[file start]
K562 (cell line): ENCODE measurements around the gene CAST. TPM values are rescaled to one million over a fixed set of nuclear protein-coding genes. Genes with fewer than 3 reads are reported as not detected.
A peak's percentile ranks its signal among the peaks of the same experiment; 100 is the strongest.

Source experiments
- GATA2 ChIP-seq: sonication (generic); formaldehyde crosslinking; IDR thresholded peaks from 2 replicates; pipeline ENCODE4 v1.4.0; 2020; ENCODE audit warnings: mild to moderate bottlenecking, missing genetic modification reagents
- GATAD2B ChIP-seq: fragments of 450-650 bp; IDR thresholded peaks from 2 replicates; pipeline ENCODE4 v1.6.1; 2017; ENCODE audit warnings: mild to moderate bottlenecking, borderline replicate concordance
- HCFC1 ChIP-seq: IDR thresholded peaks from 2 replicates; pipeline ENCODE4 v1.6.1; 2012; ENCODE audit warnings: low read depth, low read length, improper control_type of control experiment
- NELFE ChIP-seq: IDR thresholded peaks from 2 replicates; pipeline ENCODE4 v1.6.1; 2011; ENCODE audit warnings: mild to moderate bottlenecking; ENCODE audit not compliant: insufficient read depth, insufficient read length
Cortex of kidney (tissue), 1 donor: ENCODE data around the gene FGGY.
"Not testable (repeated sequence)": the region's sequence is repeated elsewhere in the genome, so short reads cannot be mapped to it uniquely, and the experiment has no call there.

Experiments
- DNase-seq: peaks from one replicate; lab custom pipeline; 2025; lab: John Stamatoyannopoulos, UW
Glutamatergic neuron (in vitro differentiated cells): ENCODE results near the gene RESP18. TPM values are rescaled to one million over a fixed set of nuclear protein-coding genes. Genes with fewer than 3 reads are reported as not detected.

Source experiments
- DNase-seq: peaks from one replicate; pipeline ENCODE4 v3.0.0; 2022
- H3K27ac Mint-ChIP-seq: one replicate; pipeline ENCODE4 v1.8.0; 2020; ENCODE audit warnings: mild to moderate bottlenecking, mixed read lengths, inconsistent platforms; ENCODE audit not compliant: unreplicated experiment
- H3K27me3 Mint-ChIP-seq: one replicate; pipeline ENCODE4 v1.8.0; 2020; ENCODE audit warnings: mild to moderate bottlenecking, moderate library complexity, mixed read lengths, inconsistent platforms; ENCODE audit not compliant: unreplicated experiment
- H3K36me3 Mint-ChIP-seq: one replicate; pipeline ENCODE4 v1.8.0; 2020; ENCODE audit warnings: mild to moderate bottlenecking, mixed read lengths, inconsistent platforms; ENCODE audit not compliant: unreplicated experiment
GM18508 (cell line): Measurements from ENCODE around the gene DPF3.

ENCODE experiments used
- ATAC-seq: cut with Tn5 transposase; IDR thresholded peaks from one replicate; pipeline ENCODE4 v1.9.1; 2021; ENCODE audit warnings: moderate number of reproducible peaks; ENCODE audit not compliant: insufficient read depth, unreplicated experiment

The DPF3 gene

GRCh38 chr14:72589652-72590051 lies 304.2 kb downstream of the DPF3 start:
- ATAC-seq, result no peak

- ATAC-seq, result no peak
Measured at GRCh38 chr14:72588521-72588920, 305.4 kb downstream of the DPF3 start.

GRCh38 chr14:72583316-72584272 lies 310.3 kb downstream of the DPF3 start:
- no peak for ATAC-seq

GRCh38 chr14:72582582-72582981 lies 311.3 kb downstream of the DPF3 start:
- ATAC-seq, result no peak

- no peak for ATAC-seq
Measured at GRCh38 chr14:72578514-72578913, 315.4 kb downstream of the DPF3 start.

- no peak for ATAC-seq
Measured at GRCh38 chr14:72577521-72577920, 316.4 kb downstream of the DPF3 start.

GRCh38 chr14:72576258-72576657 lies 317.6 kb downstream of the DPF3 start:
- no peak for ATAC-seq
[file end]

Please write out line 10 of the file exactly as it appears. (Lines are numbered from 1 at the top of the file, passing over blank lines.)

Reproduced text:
Experiments